SAA ‘mothballed’ as government still searches for money
According to an announcement by the flag carrier’s business rescue practitioners on Tuesday 29 September, finalising the business rescue process of SAA is being postponed by yet another week. The business rescue practitioners of the airline are effectively ‘mothballing’ SAA as they wait for government to come up with funding. This raises the question of what will happen if government can only come up with part of the R10.4 billion needed to implement the rescue plan. All the airline operations of South African Airways have been suspended with immediate effect while a process is underway to ‘place the airline under care and maintenance’ until funding discussions between the business rescue practitioners and government are complete.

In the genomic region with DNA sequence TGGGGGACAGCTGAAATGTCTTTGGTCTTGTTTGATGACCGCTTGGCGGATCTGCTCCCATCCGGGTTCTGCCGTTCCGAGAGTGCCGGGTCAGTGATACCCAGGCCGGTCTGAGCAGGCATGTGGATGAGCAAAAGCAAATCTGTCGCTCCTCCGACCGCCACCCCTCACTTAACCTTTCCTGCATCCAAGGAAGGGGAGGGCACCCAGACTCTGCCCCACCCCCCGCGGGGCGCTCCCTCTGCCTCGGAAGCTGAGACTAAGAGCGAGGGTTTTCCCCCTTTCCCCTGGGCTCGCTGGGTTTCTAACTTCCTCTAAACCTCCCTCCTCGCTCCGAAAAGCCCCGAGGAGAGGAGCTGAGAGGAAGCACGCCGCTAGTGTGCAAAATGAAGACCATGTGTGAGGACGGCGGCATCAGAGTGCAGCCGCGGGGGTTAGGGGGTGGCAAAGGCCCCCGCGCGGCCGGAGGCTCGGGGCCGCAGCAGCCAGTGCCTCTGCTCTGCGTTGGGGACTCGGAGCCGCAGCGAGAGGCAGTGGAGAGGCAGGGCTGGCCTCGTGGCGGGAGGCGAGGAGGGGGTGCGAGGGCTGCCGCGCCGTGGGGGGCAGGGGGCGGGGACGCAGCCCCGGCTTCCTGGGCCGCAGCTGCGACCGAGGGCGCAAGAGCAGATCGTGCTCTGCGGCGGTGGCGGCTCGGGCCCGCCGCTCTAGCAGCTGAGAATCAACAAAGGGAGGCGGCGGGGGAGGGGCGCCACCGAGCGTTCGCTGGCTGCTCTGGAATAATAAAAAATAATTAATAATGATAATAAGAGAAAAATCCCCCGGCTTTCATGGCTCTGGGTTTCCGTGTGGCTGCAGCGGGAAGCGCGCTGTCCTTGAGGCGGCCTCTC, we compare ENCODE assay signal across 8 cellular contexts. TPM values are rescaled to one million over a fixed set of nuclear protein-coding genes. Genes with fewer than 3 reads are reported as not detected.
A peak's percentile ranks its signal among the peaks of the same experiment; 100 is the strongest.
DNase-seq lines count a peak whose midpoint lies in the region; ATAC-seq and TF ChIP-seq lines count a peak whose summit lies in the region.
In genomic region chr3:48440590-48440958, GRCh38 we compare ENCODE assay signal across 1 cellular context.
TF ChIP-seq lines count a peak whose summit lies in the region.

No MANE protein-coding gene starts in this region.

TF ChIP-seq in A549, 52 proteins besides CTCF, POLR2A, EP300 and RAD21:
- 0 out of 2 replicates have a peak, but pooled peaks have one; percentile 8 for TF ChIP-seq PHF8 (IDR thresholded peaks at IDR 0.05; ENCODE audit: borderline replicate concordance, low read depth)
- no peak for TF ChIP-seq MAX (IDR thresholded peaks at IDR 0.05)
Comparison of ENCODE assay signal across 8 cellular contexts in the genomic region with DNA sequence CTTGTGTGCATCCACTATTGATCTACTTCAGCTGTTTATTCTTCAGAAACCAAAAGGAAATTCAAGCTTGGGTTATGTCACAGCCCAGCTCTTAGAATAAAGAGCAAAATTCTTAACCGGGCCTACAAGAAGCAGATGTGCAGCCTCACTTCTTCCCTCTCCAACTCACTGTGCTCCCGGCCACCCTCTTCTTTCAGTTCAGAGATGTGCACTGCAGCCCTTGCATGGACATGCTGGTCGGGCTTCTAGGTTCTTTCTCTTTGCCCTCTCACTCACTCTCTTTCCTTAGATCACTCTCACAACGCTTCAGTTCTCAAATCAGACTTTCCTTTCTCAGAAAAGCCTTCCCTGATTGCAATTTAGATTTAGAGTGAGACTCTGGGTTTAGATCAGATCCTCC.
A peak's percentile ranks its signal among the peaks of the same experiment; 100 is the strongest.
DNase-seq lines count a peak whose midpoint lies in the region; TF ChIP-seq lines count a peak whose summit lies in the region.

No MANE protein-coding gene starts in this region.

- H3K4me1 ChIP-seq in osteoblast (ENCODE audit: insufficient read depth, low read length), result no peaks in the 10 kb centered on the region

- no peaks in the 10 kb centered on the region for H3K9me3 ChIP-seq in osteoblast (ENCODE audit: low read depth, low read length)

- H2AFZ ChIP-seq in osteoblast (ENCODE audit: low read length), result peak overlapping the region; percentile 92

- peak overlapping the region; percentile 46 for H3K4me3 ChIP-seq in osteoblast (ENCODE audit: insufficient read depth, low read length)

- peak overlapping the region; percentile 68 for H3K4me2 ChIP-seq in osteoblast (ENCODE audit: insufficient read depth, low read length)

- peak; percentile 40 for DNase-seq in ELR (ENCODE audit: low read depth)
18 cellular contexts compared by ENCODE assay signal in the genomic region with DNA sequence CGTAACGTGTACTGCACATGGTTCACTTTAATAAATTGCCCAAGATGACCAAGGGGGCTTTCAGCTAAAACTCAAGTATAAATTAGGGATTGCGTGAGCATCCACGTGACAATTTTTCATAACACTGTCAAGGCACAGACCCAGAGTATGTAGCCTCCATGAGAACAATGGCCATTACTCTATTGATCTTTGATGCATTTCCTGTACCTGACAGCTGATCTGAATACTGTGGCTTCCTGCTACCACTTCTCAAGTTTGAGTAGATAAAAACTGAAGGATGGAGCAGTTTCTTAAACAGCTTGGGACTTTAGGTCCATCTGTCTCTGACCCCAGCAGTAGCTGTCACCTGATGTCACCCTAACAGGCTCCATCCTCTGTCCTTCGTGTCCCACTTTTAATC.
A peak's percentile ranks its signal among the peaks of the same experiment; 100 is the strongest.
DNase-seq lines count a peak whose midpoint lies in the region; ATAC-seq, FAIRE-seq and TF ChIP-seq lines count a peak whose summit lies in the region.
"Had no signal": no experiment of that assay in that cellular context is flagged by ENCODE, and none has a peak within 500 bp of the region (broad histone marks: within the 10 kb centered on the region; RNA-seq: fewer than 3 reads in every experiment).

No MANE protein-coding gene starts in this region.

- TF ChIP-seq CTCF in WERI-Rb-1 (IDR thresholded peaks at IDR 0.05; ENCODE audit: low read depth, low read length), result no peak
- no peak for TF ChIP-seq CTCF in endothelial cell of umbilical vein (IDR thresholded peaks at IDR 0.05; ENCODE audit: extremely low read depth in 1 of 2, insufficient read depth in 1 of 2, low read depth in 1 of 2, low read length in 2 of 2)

All existing cargo and repatriation flights will be undertaken, but no new ones will be accepted. Already at a virtual meeting of creditors on 18 September, the embattled airline’s rescue practitioners indicated that they were ready to either implement a structured winding down of the airline and sell its assets, or liquidate it due to no funding having been made available by government yet.
A last minute letter, signed by SAA’s shareholder, the Department of Public Enterprises, as well as National Treasury, indicating continued attempts to obtain funding or a strategic equity partner made the rescue practitioners give government another week to come up with the money at that time. “There has been certain progress throughout the previous week in relation to the securing of funding for the implementation of the business rescue plan, subject to certain terms and conditions,” states the latest rescue practitioner letter to creditors.